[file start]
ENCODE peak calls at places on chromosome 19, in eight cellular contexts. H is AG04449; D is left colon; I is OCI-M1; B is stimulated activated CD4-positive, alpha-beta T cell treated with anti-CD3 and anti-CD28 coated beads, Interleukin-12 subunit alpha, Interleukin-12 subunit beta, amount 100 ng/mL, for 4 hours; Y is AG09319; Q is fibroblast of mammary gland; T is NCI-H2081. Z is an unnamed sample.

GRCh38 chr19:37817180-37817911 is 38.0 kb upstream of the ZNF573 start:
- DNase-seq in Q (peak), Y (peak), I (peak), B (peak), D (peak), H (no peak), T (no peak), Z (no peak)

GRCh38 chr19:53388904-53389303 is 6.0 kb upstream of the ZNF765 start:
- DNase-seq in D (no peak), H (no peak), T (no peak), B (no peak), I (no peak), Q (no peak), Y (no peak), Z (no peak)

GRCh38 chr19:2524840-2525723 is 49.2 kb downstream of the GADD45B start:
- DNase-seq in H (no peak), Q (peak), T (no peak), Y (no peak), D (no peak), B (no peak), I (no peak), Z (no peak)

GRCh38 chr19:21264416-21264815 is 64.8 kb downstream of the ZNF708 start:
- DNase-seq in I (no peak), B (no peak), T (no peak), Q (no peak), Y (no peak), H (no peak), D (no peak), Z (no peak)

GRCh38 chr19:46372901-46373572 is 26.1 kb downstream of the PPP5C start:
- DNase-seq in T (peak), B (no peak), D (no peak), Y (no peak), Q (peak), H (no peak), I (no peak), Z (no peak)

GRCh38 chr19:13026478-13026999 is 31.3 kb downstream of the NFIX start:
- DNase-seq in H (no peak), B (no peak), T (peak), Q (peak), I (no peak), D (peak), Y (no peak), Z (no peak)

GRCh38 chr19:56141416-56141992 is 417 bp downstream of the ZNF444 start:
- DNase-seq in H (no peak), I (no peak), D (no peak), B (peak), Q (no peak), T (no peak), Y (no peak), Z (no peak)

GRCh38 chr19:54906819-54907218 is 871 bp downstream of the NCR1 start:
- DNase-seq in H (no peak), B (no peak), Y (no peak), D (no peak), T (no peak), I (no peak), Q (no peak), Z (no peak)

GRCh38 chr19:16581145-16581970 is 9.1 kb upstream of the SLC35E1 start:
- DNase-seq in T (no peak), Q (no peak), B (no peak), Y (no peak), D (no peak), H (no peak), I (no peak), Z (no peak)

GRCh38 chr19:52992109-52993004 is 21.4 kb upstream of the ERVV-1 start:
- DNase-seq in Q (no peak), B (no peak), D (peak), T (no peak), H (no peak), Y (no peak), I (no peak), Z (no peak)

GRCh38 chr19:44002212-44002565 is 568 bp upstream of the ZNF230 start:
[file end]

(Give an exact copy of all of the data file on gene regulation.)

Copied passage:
ENCODE peak calls at places on chromosome 19, in eight cellular contexts. H is AG04449; D is left colon; I is OCI-M1; B is stimulated activated CD4-positive, alpha-beta T cell treated with anti-CD3 and anti-CD28 coated beads, Interleukin-12 subunit alpha, Interleukin-12 subunit beta, amount 100 ng/mL, for 4 hours; Y is AG09319; Q is fibroblast of mammary gland; T is NCI-H2081. Z is an unnamed sample.

GRCh38 chr19:37817180-37817911 is 38.0 kb upstream of the ZNF573 start:
- DNase-seq in Q (peak), Y (peak), I (peak), B (peak), D (peak), H (no peak), T (no peak), Z (no peak)

GRCh38 chr19:53388904-53389303 is 6.0 kb upstream of the ZNF765 start:
- DNase-seq in D (no peak), H (no peak), T (no peak), B (no peak), I (no peak), Q (no peak), Y (no peak), Z (no peak)

GRCh38 chr19:2524840-2525723 is 49.2 kb downstream of the GADD45B start:
- DNase-seq in H (no peak), Q (peak), T (no peak), Y (no peak), D (no peak), B (no peak), I (no peak), Z (no peak)

GRCh38 chr19:21264416-21264815 is 64.8 kb downstream of the ZNF708 start:
- DNase-seq in I (no peak), B (no peak), T (no peak), Q (no peak), Y (no peak), H (no peak), D (no peak), Z (no peak)

GRCh38 chr19:46372901-46373572 is 26.1 kb downstream of the PPP5C start:
- DNase-seq in T (peak), B (no peak), D (no peak), Y (no peak), Q (peak), H (no peak), I (no peak), Z (no peak)

GRCh38 chr19:13026478-13026999 is 31.3 kb downstream of the NFIX start:
- DNase-seq in H (no peak), B (no peak), T (peak), Q (peak), I (no peak), D (peak), Y (no peak), Z (no peak)

GRCh38 chr19:56141416-56141992 is 417 bp downstream of the ZNF444 start:
- DNase-seq in H (no peak), I (no peak), D (no peak), B (peak), Q (no peak), T (no peak), Y (no peak), Z (no peak)

GRCh38 chr19:54906819-54907218 is 871 bp downstream of the NCR1 start:
- DNase-seq in H (no peak), B (no peak), Y (no peak), D (no peak), T (no peak), I (no peak), Q (no peak), Z (no peak)

GRCh38 chr19:16581145-16581970 is 9.1 kb upstream of the SLC35E1 start:
- DNase-seq in T (no peak), Q (no peak), B (no peak), Y (no peak), D (no peak), H (no peak), I (no peak), Z (no peak)

GRCh38 chr19:52992109-52993004 is 21.4 kb upstream of the ERVV-1 start:
- DNase-seq in Q (no peak), B (no peak), D (peak), T (no peak), H (no peak), Y (no peak), I (no peak), Z (no peak)

GRCh38 chr19:44002212-44002565 is 568 bp upstream of the ZNF230 start: